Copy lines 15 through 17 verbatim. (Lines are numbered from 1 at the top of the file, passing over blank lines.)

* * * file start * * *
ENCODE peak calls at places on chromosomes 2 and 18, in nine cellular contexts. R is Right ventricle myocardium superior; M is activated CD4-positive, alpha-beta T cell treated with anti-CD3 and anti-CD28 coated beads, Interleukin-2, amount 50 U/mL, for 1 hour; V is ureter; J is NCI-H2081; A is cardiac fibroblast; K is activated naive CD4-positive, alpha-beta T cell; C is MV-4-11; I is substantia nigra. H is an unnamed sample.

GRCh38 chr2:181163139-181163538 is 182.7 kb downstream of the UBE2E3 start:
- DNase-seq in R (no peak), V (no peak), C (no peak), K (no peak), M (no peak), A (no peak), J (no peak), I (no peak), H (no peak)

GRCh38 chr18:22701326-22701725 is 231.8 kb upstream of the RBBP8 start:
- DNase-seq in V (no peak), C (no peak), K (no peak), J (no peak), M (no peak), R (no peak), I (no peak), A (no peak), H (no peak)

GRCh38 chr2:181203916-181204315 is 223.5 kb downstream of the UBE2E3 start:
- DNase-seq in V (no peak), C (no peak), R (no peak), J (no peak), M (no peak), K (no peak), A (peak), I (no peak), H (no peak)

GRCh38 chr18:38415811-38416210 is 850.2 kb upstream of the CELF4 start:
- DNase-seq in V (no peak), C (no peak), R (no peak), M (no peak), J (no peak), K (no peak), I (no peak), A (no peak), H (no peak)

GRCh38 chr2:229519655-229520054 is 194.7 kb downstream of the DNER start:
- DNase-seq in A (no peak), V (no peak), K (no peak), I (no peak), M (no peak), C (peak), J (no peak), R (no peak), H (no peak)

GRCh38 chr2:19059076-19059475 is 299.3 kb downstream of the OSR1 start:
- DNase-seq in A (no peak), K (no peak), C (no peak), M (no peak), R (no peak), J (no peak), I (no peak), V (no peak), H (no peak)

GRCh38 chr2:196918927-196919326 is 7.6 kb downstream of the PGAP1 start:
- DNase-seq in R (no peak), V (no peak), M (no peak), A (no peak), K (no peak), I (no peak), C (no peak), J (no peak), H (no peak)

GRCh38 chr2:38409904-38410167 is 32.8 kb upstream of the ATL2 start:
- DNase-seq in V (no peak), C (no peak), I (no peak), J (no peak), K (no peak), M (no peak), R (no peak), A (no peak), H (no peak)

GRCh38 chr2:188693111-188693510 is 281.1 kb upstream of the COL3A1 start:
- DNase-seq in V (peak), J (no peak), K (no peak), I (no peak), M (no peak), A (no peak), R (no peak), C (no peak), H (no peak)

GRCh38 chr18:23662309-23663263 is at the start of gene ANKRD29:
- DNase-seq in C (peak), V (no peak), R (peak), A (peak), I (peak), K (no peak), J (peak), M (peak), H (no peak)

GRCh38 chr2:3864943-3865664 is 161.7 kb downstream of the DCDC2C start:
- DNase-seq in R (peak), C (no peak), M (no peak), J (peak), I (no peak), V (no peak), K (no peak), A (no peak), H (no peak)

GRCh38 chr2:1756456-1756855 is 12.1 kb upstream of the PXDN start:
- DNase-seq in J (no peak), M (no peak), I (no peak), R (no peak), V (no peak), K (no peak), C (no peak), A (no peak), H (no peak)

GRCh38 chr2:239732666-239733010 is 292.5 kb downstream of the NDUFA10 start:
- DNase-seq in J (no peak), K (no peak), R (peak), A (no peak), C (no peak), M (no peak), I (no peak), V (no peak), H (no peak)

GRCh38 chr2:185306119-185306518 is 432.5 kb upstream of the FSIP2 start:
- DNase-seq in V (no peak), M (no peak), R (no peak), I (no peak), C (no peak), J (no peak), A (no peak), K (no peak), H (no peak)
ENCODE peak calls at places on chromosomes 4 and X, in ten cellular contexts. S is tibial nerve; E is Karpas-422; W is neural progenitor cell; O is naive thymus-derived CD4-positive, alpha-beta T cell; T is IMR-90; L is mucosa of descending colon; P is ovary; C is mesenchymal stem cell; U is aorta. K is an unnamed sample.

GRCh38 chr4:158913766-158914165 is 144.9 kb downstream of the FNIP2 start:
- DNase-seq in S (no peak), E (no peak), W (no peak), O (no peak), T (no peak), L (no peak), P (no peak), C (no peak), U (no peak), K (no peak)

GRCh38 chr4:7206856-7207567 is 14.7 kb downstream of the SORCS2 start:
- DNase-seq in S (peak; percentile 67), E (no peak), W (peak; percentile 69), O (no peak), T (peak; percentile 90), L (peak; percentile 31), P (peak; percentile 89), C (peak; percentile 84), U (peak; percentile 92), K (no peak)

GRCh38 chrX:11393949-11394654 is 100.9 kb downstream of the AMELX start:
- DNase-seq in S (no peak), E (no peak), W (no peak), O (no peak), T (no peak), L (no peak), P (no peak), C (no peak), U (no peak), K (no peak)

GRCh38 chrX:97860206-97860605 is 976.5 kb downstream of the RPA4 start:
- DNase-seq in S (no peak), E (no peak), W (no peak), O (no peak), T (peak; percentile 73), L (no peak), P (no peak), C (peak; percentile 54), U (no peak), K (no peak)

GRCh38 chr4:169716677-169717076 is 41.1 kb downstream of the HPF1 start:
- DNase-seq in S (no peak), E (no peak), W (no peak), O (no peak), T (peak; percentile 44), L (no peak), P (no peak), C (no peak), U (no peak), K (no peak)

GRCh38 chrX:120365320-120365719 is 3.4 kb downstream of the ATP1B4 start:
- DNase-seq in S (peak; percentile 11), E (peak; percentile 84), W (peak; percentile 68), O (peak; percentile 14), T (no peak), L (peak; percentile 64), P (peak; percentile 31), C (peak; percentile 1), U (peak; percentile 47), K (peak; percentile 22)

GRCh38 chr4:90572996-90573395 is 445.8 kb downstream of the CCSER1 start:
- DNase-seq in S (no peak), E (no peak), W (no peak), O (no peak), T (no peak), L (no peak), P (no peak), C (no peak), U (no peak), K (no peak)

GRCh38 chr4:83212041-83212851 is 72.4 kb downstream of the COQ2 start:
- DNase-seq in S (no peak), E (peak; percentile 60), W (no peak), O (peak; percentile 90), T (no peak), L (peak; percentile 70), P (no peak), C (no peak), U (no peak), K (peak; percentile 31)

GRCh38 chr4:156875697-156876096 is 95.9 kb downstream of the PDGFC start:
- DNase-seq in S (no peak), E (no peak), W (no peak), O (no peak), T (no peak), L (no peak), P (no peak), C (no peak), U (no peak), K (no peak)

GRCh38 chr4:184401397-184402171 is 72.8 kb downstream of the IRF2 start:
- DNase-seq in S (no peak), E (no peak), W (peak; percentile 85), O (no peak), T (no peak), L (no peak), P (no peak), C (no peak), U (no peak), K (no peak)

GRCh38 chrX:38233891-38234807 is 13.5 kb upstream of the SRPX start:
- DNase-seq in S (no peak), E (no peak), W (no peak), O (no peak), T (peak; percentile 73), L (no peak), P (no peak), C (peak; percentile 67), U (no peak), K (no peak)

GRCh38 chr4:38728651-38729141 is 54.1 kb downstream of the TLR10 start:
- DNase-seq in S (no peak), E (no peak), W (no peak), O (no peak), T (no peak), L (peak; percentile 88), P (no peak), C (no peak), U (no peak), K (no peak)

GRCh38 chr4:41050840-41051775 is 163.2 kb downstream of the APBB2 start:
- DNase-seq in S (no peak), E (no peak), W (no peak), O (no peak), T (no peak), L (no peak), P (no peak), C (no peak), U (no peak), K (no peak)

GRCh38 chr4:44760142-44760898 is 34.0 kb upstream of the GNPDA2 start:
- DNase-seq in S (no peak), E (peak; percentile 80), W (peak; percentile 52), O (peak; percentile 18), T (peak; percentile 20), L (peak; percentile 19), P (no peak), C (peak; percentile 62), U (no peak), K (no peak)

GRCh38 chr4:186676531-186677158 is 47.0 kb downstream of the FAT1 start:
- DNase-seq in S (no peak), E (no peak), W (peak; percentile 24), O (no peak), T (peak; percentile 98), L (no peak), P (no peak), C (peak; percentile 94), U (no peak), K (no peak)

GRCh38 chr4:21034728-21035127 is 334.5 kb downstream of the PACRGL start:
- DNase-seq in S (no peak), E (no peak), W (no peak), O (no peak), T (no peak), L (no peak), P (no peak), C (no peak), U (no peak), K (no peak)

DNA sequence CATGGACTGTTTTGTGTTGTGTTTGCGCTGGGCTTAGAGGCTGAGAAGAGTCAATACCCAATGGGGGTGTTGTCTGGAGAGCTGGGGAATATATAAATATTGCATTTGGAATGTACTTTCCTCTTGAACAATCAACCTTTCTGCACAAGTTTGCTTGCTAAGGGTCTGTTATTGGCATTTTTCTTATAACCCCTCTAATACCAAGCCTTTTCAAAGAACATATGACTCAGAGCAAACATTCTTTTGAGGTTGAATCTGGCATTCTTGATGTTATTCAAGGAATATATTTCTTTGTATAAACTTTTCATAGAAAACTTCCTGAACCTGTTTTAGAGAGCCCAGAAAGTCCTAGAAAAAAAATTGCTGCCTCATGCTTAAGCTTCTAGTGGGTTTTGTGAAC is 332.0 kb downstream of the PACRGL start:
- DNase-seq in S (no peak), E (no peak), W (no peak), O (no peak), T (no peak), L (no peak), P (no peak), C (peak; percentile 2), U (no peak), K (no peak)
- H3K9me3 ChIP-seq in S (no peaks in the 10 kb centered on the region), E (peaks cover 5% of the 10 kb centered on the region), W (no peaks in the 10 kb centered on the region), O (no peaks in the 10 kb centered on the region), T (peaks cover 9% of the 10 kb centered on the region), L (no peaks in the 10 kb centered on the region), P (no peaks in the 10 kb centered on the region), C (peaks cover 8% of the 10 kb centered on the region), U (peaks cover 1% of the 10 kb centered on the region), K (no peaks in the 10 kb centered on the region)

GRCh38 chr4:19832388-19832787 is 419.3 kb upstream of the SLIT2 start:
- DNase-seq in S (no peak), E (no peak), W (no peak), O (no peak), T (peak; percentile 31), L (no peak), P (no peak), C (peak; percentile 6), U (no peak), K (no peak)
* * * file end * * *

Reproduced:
- DNase-seq in R (no peak), V (no peak), M (no peak), A (no peak), K (no peak), I (no peak), C (no peak), J (no peak), H (no peak)

GRCh38 chr2:38409904-38410167 is 32.8 kb upstream of the ATL2 start:
- DNase-seq in V (no peak), C (no peak), I (no peak), J (no peak), K (no peak), M (no peak), R (no peak), A (no peak), H (no peak)